Aircraft leasing firm Avolon says it has cancelled or deferred commitments for more than 100 aircraft - chiefly of the troubled Boeing Max - to cope with the widespread grounding of air traffic.
Dublin-based Avolon said it is in strong position to weather the current falloff in leasing activity, citing a cash pile and undrawn facilities topping $5bn (€4.5bn).
Chief executive Dómhnal Slattery said his firm has “acted swiftly and decisively” to prune its order book “to better align with market conditions”.
Mr Slattery said Avolon has cancelled its commitments for 75 unplaced Max aircraft. The move was confirmed as part of a quarterly trading update today.
He said Avolon remains committed eventually to leasing more units of the troubled Boeing 737 Max.
The Max has been grounded globally since March 2019 following two deadly crashes linked to its avionics design.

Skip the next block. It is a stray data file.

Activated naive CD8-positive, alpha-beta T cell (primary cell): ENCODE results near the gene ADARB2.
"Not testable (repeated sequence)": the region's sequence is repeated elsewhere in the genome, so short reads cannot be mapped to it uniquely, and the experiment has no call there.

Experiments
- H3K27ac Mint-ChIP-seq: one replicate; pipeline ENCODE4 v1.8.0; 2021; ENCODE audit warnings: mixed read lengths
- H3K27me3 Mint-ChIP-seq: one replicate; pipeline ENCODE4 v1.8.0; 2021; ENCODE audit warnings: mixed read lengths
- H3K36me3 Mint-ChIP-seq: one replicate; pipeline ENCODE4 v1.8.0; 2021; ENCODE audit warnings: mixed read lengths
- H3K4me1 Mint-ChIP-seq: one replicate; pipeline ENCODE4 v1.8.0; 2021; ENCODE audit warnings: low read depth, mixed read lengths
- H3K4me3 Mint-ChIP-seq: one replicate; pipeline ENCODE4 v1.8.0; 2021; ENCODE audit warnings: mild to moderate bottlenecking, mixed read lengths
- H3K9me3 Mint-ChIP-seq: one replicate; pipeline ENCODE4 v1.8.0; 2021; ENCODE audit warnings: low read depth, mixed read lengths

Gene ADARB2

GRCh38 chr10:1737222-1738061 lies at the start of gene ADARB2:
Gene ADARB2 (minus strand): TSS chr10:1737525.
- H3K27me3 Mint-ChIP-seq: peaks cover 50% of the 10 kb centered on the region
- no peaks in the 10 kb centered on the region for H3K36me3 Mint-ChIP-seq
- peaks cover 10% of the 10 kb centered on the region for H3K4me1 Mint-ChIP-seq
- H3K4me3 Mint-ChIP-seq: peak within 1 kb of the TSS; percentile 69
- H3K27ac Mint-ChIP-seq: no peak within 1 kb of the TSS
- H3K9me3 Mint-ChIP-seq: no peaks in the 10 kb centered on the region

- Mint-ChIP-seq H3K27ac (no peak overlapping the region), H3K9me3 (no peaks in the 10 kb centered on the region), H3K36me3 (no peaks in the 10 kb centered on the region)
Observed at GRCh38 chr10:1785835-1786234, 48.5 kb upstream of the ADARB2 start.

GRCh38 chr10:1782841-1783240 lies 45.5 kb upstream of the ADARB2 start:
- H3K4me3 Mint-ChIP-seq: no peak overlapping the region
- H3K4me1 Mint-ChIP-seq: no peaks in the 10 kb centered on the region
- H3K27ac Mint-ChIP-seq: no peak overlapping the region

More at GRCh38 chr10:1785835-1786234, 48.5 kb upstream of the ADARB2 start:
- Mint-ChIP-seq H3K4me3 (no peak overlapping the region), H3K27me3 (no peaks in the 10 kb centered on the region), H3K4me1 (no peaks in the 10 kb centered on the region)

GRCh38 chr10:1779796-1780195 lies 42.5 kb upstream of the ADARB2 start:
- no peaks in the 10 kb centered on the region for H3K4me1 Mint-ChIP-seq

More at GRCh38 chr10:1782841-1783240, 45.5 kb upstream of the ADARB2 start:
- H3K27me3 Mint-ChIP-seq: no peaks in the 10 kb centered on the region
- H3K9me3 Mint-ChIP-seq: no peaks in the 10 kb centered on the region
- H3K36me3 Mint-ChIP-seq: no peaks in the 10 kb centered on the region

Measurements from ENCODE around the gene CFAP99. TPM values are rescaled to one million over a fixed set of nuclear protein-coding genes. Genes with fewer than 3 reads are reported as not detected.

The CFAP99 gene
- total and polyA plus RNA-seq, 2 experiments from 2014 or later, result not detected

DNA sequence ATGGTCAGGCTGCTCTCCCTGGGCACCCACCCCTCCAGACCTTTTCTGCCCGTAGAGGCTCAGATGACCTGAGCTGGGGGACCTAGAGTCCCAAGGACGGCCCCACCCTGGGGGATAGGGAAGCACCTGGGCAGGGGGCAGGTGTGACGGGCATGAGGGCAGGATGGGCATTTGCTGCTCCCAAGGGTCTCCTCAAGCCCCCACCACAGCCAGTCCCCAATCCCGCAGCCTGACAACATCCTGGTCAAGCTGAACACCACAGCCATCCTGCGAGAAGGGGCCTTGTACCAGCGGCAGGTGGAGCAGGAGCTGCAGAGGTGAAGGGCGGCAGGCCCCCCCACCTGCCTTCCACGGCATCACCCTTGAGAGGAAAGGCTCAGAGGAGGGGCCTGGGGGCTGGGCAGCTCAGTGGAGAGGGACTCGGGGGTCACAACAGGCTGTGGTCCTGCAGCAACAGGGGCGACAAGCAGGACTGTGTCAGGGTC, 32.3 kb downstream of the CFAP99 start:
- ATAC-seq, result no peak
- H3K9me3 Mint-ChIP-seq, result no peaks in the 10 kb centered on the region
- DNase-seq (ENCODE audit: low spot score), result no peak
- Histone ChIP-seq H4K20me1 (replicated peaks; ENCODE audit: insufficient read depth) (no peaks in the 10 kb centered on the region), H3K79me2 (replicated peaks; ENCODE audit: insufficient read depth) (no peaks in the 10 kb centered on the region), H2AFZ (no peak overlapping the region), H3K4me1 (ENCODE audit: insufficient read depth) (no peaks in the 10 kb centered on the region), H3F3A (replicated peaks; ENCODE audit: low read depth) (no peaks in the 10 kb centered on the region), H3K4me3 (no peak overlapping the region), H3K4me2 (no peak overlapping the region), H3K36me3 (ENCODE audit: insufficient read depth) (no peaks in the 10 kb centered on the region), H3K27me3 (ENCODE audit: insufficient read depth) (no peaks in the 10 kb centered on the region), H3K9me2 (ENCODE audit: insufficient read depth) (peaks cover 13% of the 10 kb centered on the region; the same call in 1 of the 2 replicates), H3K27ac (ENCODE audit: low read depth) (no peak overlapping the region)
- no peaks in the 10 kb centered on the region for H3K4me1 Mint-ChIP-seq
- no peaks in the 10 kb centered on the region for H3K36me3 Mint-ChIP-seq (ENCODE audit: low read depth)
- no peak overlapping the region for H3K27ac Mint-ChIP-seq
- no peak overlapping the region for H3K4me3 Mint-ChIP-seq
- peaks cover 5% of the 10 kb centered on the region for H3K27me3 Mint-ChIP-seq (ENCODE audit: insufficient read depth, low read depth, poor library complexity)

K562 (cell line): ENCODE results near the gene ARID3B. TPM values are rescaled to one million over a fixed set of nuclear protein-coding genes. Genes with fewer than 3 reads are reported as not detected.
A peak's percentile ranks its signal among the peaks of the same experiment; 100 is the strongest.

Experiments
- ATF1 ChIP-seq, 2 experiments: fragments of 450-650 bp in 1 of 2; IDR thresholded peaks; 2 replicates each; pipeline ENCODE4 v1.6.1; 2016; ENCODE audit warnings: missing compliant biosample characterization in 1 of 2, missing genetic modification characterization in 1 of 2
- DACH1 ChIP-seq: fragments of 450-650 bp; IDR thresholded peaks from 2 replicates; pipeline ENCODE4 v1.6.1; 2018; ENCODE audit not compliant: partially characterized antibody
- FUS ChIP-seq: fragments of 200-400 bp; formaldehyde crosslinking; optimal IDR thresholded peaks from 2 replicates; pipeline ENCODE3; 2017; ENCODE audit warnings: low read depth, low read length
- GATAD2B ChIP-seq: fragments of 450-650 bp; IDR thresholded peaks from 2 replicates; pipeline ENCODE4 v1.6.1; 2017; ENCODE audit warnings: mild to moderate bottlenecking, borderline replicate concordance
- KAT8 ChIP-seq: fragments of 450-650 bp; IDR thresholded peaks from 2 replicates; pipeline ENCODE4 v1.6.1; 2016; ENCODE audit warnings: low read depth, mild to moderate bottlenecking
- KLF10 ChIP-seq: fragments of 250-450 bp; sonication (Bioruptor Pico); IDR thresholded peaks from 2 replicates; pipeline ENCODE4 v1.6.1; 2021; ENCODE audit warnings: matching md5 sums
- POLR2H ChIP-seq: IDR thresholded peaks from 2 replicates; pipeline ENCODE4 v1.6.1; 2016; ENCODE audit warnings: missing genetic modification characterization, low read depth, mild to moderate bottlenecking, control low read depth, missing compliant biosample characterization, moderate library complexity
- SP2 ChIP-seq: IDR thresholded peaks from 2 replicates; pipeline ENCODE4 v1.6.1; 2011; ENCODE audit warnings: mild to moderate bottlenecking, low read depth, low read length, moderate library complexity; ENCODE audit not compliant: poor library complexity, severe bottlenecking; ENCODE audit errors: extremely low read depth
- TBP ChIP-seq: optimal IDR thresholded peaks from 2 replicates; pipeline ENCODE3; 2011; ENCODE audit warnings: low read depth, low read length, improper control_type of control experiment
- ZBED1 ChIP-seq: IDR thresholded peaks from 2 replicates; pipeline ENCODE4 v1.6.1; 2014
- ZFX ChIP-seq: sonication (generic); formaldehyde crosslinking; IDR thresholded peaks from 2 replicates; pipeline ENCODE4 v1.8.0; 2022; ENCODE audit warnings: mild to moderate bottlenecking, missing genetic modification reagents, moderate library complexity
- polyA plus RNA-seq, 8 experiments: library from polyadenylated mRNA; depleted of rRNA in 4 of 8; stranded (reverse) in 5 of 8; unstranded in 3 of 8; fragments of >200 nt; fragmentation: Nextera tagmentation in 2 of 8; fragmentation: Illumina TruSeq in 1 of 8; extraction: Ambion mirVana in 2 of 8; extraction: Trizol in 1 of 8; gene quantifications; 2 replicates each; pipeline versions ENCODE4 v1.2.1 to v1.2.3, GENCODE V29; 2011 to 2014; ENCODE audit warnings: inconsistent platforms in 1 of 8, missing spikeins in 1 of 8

Avolon received nine Max aircraft before the grounding order and last month said it expects to receive another 24 this year. Today’s update said 16 Max aircraft originally scheduled for delivery by 2023 now would arrive in 2024 or later.
Avolon also is cancelling commitments for four A330neo Airbus aircraft “and deferred delivery dates for an additional 25 narrow-body aircraft to 2024 and beyond”, Mr Slattery said.
This includes shifting the planned acquisition of nine A320neo aircraft next year to a new target of 2027.
The net impact of Avolon’s cancelled and deferred orders means it remains committed to acquiring 165 aircraft by 2023, down from previous plans for up to 284.
“We are currently facing the most challenging period in the history of commercial aviation. The global fleet has been effectively grounded as countries work hard to slow the spread of Covid-19,” Mr Slattery said.
“While we have never seen a crisis of this nature, we remain confident that the industry will recover once the impact of Covid-19 recedes.”
Last month Avolon, the world’s third-largest aircraft lessor by fleet size, reported record profits of $717m (€657m) for 2019 on lease revenue of $2.61bn.
Avolon also confirmed at that time it was negotiating with Boeing on possible compensation for the delayed delivery of Boeing Max aircraft already booked with customers.